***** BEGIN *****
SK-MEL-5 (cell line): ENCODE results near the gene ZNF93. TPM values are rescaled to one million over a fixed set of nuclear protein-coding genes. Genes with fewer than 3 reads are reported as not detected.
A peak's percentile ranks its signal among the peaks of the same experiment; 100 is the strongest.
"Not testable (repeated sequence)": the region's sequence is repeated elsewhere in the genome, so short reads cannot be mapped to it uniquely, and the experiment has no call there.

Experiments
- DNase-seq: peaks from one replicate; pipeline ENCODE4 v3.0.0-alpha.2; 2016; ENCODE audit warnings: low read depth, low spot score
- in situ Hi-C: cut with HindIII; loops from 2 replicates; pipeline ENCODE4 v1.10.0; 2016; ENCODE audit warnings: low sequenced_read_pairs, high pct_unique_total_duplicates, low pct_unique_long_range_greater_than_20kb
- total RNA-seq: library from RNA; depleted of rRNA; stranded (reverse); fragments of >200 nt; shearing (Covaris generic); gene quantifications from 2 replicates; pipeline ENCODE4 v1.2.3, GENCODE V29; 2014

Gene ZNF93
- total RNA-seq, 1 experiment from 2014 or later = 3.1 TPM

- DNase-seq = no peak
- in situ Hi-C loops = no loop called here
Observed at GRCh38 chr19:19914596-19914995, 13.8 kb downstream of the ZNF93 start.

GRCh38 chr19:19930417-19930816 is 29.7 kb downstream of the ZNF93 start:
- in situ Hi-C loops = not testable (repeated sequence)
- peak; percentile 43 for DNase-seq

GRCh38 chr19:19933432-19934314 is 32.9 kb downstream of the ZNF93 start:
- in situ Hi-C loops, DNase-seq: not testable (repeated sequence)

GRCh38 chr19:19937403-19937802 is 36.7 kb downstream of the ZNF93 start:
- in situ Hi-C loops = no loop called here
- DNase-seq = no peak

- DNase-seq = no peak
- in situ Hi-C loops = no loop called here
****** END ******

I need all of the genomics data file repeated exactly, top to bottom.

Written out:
SK-MEL-5 (cell line): ENCODE results near the gene ZNF93. TPM values are rescaled to one million over a fixed set of nuclear protein-coding genes. Genes with fewer than 3 reads are reported as not detected.
A peak's percentile ranks its signal among the peaks of the same experiment; 100 is the strongest.
"Not testable (repeated sequence)": the region's sequence is repeated elsewhere in the genome, so short reads cannot be mapped to it uniquely, and the experiment has no call there.

Experiments
- DNase-seq: peaks from one replicate; pipeline ENCODE4 v3.0.0-alpha.2; 2016; ENCODE audit warnings: low read depth, low spot score
- in situ Hi-C: cut with HindIII; loops from 2 replicates; pipeline ENCODE4 v1.10.0; 2016; ENCODE audit warnings: low sequenced_read_pairs, high pct_unique_total_duplicates, low pct_unique_long_range_greater_than_20kb
- total RNA-seq: library from RNA; depleted of rRNA; stranded (reverse); fragments of >200 nt; shearing (Covaris generic); gene quantifications from 2 replicates; pipeline ENCODE4 v1.2.3, GENCODE V29; 2014

Gene ZNF93
- total RNA-seq, 1 experiment from 2014 or later = 3.1 TPM

- DNase-seq = no peak
- in situ Hi-C loops = no loop called here
Observed at GRCh38 chr19:19914596-19914995, 13.8 kb downstream of the ZNF93 start.

GRCh38 chr19:19930417-19930816 is 29.7 kb downstream of the ZNF93 start:
- in situ Hi-C loops = not testable (repeated sequence)
- peak; percentile 43 for DNase-seq

GRCh38 chr19:19933432-19934314 is 32.9 kb downstream of the ZNF93 start:
- in situ Hi-C loops, DNase-seq: not testable (repeated sequence)

GRCh38 chr19:19937403-19937802 is 36.7 kb downstream of the ZNF93 start:
- in situ Hi-C loops = no loop called here
- DNase-seq = no peak

- DNase-seq = no peak
- in situ Hi-C loops = no loop called here